What is the difference between an Audit and an Independent Review?
Audit: An audit is the examination of the financial report of an organisation - as presented in the annual report - by someone independent of that organisation. The financial report includes a balance sheet, an income statement, a statement of changes in equity, a cash flow statement, and notes comprising a summary of significant accounting policies and other explanatory notes. The purpose of an audit is to form a view on whether the information presented in the financial report, taken as a whole, reflects the financial position of the organisation at a given date, for example: Are details of what is owned and what the organisation owes properly recorded in the balance sheet? Are profits or losses properly assessed? When examining the financial report, auditors must follow auditing standards which are set by a government body. Once auditors have completed their work, they write an audit report, explaining what they have done and giving an opinion drawn from their work. With some exceptions, all organisations subject to the Corporations Act must have an audit each year. Other organisations may require or request an audit depending on their structure and ownership or for a special purpose. Independent Review: On 1 April, 2011 Companies Act 2008 (“Act”) will replace both the Companies Act 1973 and Corporate Laws Amendment Act 2006. The Act introduces the concept of an “Independent Review” as an alternative form of external independent assurance of financial statements. Private companies in South Africa will be able to replace the annual audit with an Independent Review. The work effort in an independent review engagement is limited to inquiry, analytical procedures and discussions related to the information that the client supplies. Consequently, an independent review does not require the gathering of supporting or independent evidence or an assessment of internal control as would be required in an audit. Management's responses to inquiries are acceptable as long as they appear plausible in the circumstances. The word plausible is often defined in terms such as the information being credible, appearing worthy of belief, or seemingly or apparently valid, likely or acceptable. The level of assurance provided by an Independent Review is lower than an audit, so less work is required and less cost is incurred. However, less work obviously increases the risk of material misstatement, including undetected fraud, management bias, mistakes, omissions and incorrect disclosures. This risk factor is communicated to users of the financial statements through a negative assurance report as compared to the positive opinion provided in an audit. The objective of a review of financial statements is to enable a practitioner to state whether, on the basis of procedures which do not provide all the evidence that would be required in an audit, anything has come to the practitioner's attention that causes the practitioner to believe that the financial statements are not prepared, in all material respects, in accordance with the applicable financial reporting framework (negative assurance).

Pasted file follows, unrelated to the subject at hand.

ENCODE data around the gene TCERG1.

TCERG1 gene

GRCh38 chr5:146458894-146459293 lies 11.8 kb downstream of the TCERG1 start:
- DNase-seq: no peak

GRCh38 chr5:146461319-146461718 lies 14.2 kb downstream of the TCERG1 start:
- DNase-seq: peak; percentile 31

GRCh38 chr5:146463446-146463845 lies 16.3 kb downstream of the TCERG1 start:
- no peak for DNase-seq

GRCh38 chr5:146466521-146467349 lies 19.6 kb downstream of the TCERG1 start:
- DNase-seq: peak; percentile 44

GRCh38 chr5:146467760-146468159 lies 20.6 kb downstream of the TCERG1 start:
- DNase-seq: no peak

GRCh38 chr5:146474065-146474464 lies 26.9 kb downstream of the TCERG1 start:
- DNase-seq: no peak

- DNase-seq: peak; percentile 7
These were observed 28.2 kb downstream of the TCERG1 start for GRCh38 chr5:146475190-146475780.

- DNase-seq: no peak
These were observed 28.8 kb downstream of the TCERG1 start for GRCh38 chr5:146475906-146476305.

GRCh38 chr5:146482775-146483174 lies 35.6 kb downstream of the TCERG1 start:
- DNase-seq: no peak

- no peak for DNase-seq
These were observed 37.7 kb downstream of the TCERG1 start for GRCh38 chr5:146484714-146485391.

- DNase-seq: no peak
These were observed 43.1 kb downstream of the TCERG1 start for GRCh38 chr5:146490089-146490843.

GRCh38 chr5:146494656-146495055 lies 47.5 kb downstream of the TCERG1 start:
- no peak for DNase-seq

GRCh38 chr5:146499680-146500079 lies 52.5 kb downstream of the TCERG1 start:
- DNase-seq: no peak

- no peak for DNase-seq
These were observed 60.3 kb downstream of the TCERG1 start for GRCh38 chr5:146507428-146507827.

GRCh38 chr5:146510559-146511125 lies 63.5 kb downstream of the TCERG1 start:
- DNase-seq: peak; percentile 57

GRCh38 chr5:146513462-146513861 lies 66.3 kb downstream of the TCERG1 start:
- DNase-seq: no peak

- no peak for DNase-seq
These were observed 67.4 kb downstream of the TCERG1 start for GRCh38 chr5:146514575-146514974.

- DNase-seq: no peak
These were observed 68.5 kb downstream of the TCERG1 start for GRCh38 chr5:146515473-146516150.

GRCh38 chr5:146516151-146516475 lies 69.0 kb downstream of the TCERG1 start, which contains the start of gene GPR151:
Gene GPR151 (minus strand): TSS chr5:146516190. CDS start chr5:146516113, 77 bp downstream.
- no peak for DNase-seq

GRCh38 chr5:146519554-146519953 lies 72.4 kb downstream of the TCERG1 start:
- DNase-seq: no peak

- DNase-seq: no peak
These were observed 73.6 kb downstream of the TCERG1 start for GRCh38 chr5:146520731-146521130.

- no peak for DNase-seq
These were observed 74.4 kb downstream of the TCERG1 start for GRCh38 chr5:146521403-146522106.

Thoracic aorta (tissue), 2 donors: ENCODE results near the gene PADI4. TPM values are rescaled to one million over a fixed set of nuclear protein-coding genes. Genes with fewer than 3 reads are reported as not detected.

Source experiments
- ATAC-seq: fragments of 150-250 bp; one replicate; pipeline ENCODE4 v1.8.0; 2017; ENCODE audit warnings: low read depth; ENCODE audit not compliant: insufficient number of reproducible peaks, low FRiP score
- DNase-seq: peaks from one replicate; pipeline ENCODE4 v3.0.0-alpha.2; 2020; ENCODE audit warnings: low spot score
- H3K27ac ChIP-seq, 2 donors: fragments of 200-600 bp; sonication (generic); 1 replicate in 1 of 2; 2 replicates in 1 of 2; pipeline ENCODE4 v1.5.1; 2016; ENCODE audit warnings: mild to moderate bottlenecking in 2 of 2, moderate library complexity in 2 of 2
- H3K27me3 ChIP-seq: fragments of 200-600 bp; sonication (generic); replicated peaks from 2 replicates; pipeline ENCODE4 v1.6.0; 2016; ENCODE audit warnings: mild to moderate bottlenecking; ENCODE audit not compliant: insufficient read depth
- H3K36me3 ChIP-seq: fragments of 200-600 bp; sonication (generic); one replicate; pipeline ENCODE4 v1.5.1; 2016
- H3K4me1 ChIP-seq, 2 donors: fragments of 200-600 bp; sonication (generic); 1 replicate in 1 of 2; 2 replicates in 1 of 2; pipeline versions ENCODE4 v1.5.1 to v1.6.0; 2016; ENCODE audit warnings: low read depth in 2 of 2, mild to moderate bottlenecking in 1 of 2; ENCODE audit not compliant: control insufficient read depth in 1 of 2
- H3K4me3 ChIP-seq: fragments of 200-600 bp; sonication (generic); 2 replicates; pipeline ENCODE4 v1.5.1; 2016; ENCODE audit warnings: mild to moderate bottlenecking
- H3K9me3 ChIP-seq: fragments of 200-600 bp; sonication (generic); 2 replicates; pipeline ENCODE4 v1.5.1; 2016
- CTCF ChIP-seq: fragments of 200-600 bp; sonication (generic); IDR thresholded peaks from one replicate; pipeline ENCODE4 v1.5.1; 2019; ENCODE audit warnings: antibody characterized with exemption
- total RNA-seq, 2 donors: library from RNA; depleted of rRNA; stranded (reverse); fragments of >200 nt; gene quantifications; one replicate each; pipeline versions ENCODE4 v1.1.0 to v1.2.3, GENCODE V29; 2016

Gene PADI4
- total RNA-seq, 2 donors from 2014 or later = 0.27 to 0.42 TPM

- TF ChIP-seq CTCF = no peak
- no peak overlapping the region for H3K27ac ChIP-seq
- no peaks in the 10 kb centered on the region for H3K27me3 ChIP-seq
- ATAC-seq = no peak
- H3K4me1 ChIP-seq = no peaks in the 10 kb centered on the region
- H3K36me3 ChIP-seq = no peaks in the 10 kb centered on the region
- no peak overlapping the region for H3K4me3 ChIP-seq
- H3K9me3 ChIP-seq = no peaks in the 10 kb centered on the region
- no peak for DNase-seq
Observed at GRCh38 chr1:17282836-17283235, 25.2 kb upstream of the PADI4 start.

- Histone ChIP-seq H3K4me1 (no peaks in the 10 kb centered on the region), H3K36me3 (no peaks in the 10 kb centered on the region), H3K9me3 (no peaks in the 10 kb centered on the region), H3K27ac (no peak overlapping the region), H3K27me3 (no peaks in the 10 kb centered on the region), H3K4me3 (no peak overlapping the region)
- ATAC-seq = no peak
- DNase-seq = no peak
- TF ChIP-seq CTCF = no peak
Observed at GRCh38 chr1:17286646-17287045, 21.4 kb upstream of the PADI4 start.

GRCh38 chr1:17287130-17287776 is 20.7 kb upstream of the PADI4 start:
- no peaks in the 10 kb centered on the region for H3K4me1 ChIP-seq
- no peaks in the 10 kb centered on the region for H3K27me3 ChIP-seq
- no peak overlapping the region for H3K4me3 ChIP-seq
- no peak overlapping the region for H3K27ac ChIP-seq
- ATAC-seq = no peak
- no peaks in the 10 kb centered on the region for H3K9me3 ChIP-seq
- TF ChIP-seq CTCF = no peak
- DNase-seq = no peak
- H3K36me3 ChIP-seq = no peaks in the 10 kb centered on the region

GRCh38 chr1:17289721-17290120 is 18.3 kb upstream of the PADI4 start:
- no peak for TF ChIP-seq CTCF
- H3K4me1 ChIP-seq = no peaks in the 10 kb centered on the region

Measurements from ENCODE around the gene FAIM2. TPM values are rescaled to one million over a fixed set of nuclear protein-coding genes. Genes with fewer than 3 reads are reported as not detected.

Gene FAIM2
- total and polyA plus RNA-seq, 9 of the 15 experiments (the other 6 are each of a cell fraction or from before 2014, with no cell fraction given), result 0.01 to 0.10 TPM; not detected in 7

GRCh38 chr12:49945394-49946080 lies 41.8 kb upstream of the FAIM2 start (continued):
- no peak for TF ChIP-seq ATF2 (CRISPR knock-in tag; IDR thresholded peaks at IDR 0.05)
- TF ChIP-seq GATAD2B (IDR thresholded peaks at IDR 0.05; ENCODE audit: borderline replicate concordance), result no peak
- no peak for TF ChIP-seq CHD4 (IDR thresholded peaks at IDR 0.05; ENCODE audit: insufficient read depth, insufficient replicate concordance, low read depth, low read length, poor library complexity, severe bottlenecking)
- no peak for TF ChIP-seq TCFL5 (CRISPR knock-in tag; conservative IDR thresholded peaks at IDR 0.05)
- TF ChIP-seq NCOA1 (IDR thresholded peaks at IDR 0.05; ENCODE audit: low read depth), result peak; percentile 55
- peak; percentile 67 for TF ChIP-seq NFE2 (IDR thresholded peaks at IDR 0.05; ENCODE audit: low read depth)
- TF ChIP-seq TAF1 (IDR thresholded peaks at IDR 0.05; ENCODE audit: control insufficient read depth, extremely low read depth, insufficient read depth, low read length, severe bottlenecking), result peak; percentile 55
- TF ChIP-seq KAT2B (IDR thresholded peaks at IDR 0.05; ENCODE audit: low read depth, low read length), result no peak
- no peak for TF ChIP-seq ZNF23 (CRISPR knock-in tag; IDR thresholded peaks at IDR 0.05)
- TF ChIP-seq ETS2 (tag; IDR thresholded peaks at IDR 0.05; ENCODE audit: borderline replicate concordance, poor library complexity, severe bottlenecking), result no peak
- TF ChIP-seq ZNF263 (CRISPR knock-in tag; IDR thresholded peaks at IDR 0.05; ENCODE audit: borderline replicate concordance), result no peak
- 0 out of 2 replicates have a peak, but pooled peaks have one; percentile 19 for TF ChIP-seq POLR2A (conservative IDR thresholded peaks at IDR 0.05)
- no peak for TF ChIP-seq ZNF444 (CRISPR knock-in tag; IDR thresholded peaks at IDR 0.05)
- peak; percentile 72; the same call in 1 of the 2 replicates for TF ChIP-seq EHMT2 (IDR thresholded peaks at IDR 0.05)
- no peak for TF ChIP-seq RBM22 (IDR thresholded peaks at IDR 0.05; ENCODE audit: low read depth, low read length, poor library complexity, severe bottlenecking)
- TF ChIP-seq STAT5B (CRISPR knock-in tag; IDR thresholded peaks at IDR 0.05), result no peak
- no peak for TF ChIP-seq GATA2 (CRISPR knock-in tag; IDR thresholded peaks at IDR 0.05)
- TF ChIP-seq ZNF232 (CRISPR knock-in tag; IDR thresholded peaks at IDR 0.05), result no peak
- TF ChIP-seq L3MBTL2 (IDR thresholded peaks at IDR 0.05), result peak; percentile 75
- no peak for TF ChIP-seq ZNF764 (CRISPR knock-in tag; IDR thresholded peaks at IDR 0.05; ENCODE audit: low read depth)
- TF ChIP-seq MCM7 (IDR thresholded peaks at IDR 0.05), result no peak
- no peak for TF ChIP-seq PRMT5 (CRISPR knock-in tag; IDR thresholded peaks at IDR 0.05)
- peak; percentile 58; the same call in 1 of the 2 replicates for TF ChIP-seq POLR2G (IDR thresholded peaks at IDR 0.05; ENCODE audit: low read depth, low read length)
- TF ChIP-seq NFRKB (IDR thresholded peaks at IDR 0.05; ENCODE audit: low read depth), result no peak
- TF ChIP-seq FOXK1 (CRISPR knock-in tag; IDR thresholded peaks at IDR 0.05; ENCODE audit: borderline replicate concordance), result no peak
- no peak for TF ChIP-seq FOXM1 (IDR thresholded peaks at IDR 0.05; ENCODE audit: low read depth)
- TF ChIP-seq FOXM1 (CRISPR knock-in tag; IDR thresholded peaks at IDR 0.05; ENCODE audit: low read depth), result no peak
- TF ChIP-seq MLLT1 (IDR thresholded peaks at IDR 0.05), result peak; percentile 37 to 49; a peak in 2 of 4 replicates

**Audit Engagements** The objective on an audit engagement is to enable independent professional public accountants to render an opinion on the fairness of the client’s financial statements. Audited financial statements are the accepted means which many business corporations report to shareholders, to bankers, to creditors and to government. Federal and provincial legislation in Canada generally requires a limited company (corporations) to prepare annual financial statements for audit by qualified independent auditors. The financial statements subject to audit are the responsibility of the company’s management. The auditors’ responsibility is to express an opinion on those financial statements. The auditors must plan the audit to obtain reasonable assurance that the financial statements are free of material misstatement. Through the study and evaluation of the company’s system of internal control, and by inspection of documents, observation of assets, making enquires within and outside the company, and by other generally accepted auditing procedures, the auditors will gather evidence necessary to determine whether the financial statements present a fair picture of the company’s financial position and its activity during the period being audited. **Review Engagements** The objective of a review engagement is to prepare and review financial statements to ascertain whether they are plausible, that is, worthy of belief. If, after reviewing the financial statements the accountants are satisfied that the financial statements are not misleading, the accountants’ standard report will preface the financial statements. Where an audit is not required or the shareholders have waived the appointment of an auditor, financial statements may be prepared on a review basis. Reviews provide limited assurance that the financial information confirms to generally accepted accounting principles. In performing a review the accountants would must be independent from the clients and have sufficient knowledge of the industry which the business operates. They would acquire sufficient knowledge of the client’s business to make intelligent enquiry and assessment of the information obtained, with the limited objective of determining the plausibility of the information reported on. The review should entail enquiries, analytical procedures and discussion with responsible client officials. This degree of assurance is less than that resulting from an audit and is expressed as either: The negative assurance that nothing has come to the accountants' attention that would indicate the financial information is not presented in accordance with generally accepted accounting principles, or A reservation together with appropriate disclosure and explanation of the reservation.